Obama's Clean Energy Jobs
In the weekly address from the President-Elect, Barack Obama, on Saturday 10th January, you could be forgiven for hoping he was talking just about environmental issues when he stated:
These numbers are a stark reminder that we simply cannot continue on our current path.
Rising temperatures or sea levels? Disappearing rainforests? Breakup of glaciers or endangered species? He continued:
Itâ€™s not too late to change course â€“ but only if we take immediate and dramatic action.
Again, snippets of this speech could well be about curbing CO2 levels, reducing oil consumption, simply stopping pollution or a war against litter.
But no, this speech addresses the economic crisis in America where job losses are at their highest since the second world war. America's next President plans to embark upon a national spending plan to "kick start" the economy.
Amidst a raft of initiatives to save or create as many as 3 or 4 million jobs, including repairing the USA's "crumbling infrastructure", creating educational jobs and improving healthcare there are some environmental plans.
Weâ€™ll create nearly half a million jobs by investing in clean energy â€“ by committing to double the production of alternative energy in the next three years, and by modernizing more than 75% of federal buildings and improving the energy efficiency of two million American homes. These made-in-America jobs building solar panels and wind turbines, developing fuel-efficient cars and new energy technologies pay well, and they canâ€™t be outsourced.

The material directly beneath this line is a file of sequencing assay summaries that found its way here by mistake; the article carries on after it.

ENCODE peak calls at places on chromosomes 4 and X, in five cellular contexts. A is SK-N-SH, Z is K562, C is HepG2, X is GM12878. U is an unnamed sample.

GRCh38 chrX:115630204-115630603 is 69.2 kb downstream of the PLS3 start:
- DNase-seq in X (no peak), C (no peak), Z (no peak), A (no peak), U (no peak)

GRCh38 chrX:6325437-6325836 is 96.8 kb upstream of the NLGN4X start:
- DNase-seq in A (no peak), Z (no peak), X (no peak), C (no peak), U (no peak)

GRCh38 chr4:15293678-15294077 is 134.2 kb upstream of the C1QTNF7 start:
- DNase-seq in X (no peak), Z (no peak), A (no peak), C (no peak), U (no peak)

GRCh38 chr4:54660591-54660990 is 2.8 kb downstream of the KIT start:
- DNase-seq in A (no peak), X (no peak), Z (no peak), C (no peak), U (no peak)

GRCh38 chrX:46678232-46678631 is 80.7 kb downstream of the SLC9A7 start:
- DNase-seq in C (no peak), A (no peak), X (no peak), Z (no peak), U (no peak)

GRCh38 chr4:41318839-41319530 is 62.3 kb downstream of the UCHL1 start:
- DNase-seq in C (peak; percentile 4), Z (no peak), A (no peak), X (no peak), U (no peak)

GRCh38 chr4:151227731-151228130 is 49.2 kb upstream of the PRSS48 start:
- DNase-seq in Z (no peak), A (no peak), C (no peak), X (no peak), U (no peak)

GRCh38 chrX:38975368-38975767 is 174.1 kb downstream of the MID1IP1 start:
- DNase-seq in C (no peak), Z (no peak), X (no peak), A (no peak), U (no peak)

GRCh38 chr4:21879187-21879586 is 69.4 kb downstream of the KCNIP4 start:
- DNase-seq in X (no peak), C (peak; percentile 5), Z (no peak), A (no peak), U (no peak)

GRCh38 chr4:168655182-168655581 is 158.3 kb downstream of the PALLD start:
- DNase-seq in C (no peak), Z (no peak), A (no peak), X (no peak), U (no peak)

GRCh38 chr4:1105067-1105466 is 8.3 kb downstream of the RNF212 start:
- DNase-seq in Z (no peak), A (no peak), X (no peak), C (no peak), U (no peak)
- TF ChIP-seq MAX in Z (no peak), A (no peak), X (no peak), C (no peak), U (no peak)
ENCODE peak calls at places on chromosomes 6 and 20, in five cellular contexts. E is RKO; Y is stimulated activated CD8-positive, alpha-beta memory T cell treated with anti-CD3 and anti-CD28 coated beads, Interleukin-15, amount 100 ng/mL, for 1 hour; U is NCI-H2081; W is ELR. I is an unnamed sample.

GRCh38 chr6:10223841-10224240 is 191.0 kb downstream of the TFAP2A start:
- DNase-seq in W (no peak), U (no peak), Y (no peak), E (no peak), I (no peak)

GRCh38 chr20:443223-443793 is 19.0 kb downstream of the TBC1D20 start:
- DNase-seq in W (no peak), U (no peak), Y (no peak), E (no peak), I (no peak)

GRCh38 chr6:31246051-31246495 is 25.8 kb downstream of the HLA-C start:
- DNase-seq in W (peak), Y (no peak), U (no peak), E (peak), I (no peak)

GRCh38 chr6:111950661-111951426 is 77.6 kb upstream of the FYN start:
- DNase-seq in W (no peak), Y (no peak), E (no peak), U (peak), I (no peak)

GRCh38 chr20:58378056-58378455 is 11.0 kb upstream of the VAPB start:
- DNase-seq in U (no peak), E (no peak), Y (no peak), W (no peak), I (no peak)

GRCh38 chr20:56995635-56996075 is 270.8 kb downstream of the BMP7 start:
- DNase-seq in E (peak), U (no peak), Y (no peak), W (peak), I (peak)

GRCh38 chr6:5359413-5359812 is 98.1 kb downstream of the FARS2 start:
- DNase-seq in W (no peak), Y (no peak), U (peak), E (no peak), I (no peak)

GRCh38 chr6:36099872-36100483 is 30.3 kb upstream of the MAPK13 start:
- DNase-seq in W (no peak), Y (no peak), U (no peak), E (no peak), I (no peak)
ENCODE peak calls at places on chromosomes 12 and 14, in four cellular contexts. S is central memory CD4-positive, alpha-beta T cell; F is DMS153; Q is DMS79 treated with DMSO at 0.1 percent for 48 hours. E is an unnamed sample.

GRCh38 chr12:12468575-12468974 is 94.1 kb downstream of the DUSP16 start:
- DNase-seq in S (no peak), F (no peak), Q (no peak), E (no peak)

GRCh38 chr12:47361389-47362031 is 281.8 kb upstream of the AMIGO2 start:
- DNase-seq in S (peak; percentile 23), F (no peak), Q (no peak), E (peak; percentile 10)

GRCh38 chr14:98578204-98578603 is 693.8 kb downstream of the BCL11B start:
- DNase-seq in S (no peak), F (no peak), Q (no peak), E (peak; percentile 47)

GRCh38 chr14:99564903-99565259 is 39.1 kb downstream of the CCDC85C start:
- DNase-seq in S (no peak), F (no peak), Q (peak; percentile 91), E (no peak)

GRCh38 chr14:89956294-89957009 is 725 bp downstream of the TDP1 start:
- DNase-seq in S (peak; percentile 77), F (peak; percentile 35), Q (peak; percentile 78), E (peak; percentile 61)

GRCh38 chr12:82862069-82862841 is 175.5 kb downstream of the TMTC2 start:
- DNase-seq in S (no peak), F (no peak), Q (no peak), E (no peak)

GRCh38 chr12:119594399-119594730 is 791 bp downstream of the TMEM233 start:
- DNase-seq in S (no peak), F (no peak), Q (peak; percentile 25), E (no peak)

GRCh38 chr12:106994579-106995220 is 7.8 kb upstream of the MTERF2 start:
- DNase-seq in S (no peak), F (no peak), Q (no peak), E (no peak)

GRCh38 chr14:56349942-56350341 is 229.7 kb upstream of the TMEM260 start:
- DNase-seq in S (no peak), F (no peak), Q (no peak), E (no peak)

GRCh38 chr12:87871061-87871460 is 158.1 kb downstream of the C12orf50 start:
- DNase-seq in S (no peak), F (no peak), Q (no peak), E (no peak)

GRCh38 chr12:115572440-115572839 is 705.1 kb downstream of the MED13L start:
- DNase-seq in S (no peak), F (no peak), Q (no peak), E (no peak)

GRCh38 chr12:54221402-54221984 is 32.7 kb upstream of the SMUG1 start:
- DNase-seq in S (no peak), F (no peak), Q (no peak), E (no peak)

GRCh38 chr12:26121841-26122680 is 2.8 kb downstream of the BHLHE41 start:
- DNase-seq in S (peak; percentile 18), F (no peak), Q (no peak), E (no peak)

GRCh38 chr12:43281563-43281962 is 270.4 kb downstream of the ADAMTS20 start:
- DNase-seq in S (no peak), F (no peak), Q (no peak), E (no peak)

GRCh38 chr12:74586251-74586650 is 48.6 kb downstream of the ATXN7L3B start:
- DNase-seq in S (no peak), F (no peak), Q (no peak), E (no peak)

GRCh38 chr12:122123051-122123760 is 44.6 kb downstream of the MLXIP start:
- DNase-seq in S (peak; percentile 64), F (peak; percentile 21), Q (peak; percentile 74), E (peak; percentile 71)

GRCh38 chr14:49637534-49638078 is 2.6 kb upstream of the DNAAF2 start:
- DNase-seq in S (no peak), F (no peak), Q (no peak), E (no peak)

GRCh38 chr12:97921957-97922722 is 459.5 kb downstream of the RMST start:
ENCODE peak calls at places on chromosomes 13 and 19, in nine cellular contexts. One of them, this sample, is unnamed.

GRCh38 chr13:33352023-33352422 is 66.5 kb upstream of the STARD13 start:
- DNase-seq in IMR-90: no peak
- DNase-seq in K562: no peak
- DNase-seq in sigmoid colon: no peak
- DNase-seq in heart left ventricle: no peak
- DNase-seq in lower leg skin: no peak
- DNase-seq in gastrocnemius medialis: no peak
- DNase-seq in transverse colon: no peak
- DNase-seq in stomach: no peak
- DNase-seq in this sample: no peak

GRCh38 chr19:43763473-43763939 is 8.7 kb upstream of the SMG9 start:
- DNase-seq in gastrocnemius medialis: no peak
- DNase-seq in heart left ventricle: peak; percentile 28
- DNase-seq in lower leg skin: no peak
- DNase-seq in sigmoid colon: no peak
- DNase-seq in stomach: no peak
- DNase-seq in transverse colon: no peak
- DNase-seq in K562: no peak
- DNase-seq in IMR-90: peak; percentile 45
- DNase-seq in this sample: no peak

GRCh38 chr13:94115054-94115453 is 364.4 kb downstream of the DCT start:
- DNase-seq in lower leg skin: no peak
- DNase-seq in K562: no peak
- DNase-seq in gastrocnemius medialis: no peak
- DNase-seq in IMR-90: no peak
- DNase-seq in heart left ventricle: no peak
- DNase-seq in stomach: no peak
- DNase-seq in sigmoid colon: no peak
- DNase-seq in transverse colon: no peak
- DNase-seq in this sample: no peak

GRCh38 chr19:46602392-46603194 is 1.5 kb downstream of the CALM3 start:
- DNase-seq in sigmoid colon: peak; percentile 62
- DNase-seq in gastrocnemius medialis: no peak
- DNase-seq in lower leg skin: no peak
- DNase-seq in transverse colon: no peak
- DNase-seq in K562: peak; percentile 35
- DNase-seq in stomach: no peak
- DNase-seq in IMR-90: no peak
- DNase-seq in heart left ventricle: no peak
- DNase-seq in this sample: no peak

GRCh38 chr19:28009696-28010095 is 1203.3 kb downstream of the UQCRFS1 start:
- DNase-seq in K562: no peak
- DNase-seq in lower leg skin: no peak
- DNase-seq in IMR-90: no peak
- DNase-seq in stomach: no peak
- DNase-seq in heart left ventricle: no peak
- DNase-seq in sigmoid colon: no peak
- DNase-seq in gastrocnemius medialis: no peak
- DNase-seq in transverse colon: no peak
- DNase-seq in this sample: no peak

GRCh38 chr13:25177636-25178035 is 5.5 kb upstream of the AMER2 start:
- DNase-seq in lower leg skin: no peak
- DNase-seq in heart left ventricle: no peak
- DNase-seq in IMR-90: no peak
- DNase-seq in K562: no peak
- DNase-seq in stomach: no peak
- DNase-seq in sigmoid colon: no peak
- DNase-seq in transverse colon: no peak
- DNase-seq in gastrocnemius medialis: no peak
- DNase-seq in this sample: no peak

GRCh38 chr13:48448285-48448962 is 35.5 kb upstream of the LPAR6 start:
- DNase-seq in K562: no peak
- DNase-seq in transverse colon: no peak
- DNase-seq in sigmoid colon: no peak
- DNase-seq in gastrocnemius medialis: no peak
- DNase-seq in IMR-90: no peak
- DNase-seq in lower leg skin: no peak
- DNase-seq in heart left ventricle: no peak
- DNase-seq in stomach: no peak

That's quite a turnaround from the continued consumption of oil we've seen and the bailout of auto industries that continued churning out gas-guzzling trucks in the midst of growing concerns over sustainability. Barack Obama seems to be going in the right direction after years of the country's "top brass" avoiding environmental issues, let's hope his plans make a positive impact.
The biggest concern we have is regarding the laying of the "foundation for future growth"... for a country with the biggest ecological footprint1 (per person) on the planet, we hope the growth figure is a sustainable one?
See the full speech and transcript at change.gov